Courtesy of Felix 42

Courtesy of Felix 42

The New England Journal of Medicine. 2014. 370(15):1402-141

Among patients with severe sepsis or septic shock, does administration of albumin 20% solution to maintain serum albumin level ≥3 g/dL reduce all-cause mortality at 28 days when compared to no albumin?

Multi centre, open label. randomised trial.

Inclusion criteria

Suspected or proven infection in one site or more. Meets criteria for SIRS.

One or more severe organ dysfunction.

Method

Patients were stratified by time meeting severe sepsis criteria to one of two groups:

Albumin – Following randomization, administration of 300 mL albumin 20% solution then albumin 20% solution IV daily to maintain serum albumin concentration ≥3 g/dL for days 1-28 or until discharge from ICU (whichever came first)

No albumin – No albumin administered

Early fluids were administered according to EGDT protocol.

Outcome

Among patients with severe sepsis or septic shock, daily administration of albumin to maintain serum albumin ≥3 g/dL was not associated with a reduction in all-cause mortality at 28 days when compared to no albumin.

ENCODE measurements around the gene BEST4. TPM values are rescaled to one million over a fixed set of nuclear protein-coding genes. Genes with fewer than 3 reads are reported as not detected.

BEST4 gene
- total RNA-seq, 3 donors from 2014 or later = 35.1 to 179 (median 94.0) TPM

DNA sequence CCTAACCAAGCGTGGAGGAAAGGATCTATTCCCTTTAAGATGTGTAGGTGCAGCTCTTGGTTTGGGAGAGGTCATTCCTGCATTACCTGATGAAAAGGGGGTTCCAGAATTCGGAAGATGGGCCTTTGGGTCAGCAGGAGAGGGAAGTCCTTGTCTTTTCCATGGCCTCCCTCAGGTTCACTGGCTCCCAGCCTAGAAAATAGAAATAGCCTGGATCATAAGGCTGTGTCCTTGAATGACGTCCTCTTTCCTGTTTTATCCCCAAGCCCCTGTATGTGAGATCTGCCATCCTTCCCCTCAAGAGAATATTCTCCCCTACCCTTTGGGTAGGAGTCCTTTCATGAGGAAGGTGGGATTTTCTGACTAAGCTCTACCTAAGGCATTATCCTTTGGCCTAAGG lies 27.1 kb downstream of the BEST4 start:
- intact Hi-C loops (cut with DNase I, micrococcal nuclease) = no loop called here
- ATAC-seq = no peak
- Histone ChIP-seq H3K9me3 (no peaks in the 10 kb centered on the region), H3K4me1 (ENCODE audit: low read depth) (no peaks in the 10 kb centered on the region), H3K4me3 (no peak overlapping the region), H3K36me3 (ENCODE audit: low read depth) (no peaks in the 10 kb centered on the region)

In this icTV interview video, Luciano Gattinoni discusses his recent trial: Albumin for Volume Replacement in Severe Sepsis (ALBIOS). He describes the objectives and reports early results from this sepsis trial and suggests that while they are still awaiting conclusive results, perhaps findings may show that there are specific patient groups in which treatment with Albumin may prove to be beneficial. Link here…

PulmCCM viewpoint

Thinkingcriticalcare has the view that this study confirms their belief that giving albumin is safe practice….

….despite the meta analysis from the Cochrane group suggesting that it was not a good fluid to give.

Originally posted 2013-02-19 04:16:57. Republished by Blog Post Promoter

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One Response to The ALBIOS Trial: Albumin in Severe Sepsis?

  1. Hi Jonathan, I have to confess my current views on albumin are ambivalent, given recent discussions with Tom Woodcock and the concern with the glycocalyx… I am hoping for more research on this to be available, so although I still use it, I do so less than before.

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